WebGL tagged news

3D-Test interviewed the developers behind GLGE, a higher level API using WebGL, with a declarative xml format to remove the chore of creating 3D scenes via javascript alone. GLGE hides the GLSL shaders from the developer by implementing common use shaders within the API, various lighting types, normal maps, shadows, fog, etc. This frees the developers up to create actual content, games and applications with WebGL. Read the interview and visit the GLGE website.

The Khronos Groups WebGL public wiki has added a User Contributions area. If you have a WebGL Utility, Project, Presentation, Tutorial, Framework, Video or WebGL Example code, the WebGL work group invites you to share your contribution with the community. Contribute to the WebGL community today.

The Khronos Group announced the unveiling of the WebGL Draft Specification. WebGL is a cross-platform, royalty-free web standard for a low-level 3D graphics API based on OpenGL ES 2.0, exposed through the HTML5 Canvas element as Document Object Model interfaces. Khronos has setup a wiki, forums and a public mailing list for greater community involvement.

WebGL is being built into Mozilla's Firefox, Apple's Safari and now Google's Chrome browser. WebGL can be used in the latest Chrome developer preview version--but only if "--enable-webgl" and "--no-sandbox" command-line switches are added when Chrome launches. The latest versions are Chrome 4.0.221.6 for Windows and 4.0.221.8 for Mac OS X and Linux.

Being able to export your Spore Creatures into .dae COLLADA format was a pretty cool trick. However, you could only preview your creatures as 2D images in your browser. Over the weekend, Mozilla was hard at work, fixing a few bugs in their implementation of WebGL. Over the weekend Vladimir Vukićevićwas was also busy putting together a very cool demo that will let you view your COLLADA exported Spore Creatures in 3D, right in your browser. If you have a browser with WebGL enabled, here is the demo page in action.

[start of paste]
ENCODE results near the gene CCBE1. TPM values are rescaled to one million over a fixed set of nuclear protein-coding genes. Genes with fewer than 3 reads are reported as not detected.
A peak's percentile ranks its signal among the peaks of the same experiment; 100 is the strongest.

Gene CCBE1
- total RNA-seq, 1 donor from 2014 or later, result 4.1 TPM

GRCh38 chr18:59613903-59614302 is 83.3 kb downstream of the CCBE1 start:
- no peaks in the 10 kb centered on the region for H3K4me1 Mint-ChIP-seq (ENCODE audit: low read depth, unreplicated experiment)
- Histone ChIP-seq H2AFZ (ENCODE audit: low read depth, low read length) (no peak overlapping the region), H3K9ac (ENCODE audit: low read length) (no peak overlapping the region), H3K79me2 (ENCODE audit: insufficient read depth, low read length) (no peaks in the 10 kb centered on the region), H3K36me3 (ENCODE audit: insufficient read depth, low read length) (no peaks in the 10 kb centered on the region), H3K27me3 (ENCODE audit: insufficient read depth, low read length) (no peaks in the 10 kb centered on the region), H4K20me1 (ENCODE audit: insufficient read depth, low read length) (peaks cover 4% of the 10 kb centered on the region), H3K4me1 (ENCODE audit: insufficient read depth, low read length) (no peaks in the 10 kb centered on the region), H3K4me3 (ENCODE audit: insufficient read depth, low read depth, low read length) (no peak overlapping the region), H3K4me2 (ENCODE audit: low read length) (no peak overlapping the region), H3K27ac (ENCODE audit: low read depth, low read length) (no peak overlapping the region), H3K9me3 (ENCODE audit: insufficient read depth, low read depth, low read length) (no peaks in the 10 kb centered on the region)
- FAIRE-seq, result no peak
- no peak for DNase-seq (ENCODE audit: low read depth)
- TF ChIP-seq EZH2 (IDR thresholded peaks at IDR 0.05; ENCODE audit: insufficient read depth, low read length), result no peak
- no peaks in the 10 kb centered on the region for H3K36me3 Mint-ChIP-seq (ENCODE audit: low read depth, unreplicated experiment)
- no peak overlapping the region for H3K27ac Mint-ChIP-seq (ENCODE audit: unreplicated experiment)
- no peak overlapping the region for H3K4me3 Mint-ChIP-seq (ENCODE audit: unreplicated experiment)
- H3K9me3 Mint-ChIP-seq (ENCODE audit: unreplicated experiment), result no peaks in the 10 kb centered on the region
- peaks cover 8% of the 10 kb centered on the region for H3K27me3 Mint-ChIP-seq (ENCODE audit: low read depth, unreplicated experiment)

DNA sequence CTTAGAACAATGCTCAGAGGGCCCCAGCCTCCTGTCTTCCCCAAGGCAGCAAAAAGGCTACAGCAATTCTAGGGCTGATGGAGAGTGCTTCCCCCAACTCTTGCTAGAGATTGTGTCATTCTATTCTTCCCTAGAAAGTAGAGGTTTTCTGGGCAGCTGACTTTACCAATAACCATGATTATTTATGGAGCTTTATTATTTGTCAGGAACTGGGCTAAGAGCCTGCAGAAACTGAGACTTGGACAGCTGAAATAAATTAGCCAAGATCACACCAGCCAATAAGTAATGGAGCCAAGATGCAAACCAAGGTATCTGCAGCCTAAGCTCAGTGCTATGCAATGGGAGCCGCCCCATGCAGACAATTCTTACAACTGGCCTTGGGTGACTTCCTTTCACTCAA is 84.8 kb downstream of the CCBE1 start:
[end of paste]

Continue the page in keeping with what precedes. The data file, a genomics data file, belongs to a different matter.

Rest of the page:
Michael Smith posted on his twitter page this morning that WebGL has appeared in the Mozilla trunk. It was just three days ago that WebGL was first noticed in WebKit. From the homepage of Michael Smith, "I joined the W3C in 2007 as part [of] the W3C Mobile Web Initiative. I am involved with the work on The HTML Markup Language and on standards related to browsing technologies; in particular, the phenomenon known as HTML5, as well as other standards related to Web Applications."

BetaNews has published a well thought out review based on the recent announcement of WebGL. Scott Fulton writes "For three-and-a-half years, the rotating cube corner has pretty much been the 'test pattern' for WebGL. But today's endorsement by the Khronos Group, responsible for OpenGL and OpenGL ES, could catapult this project from virtual stagnation into overdrive." There is also a good comment discussion on going. If you wish to comment directly to the developers of WebGL, you can do so on the Official Khronos WebGL Feedback thread.